“We would very likely consider any Venezuelan restructuring to be a distressed debt exchange and equivalent to default given the highly constrained external liquidity,” S&P said in the statement. “In addition, in our opinion, U.S. sanctions on Venezuela and government members will mostly likely result in a long and difficult negotiation with bondholders.”

The nation, home to the world’s largest oil reserves, owed investors about $200 million and failed to make those payments by the end of a 30-day grace period, S&P said in the statement in which it lowered the country’s rating to SD. Plagued with payment delays and running low on cash — and with most of its debt trading near 30 cents on the dollar — it’s the first time in recent years the government has exceeded the buffer period on its bonds.

With bonds already deeply distressed and the prospects for credit-default swaps to trigger on the late payments, the market reaction early Tuesday was relatively muted. Venezuela’s government debt has lost 20 percent in November alone, compared with an average 0.9 percent decline for developing nations, according to the Bloomberg USD Emerging Market Sovereign Bond Index.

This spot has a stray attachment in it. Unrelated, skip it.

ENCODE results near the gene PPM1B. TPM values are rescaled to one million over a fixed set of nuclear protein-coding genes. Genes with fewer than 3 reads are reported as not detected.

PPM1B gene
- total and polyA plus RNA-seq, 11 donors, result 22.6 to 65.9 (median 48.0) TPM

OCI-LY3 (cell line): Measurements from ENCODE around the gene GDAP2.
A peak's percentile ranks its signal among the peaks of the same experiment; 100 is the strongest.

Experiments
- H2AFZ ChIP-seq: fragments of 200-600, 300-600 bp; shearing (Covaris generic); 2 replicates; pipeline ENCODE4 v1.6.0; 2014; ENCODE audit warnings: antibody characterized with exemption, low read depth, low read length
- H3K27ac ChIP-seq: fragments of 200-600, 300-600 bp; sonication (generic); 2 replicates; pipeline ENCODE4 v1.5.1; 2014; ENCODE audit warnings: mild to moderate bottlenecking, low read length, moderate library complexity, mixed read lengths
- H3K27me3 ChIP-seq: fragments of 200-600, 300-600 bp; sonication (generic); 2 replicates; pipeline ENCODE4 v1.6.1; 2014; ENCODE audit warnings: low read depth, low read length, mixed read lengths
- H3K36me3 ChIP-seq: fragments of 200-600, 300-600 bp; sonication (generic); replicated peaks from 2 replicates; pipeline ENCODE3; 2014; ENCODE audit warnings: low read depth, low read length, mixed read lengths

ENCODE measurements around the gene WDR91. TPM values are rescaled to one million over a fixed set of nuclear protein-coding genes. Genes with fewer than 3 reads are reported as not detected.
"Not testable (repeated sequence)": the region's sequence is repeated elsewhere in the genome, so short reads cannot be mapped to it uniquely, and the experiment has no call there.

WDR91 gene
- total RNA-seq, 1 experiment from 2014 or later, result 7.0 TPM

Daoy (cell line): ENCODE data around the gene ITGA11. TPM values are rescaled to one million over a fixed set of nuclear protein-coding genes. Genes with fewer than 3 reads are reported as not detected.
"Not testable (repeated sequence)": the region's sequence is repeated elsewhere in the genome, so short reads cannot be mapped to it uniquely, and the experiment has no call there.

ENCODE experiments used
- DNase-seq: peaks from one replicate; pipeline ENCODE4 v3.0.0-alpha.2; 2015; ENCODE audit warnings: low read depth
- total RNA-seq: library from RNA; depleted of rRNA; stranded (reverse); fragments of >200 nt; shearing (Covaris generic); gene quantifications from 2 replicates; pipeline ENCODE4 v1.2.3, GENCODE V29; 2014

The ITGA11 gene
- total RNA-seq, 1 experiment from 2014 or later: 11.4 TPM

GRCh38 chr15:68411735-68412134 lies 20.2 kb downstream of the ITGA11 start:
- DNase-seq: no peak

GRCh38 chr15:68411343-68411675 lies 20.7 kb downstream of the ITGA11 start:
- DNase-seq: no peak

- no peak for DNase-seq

Investors in Venezuela’s $5 billion of bonds maturing in 2019 and 2024 can organize to demand that the nation immediately pay back all they’re owed, and down the line, holders of the nation’s other debt, which have cross-default provisions, could choose to do the same.



It’s possible investors won’t take those actions, and instead put their hopes on getting a delayed payment. Otherwise, they risk setting off what could be the start of one of the messiest debt restructurings ever. S&P said there was a 50 percent chance Venezuela will default again within the next three months.
On Tuesday, the International Swaps & Derivatives Association will reconvene to consider whether PDVSA’s delayed debt payments will trigger default-insurance contracts. ISDA, as the group is known, may also receive new requests to rule on whether the government is also now non-compliant with its obligations.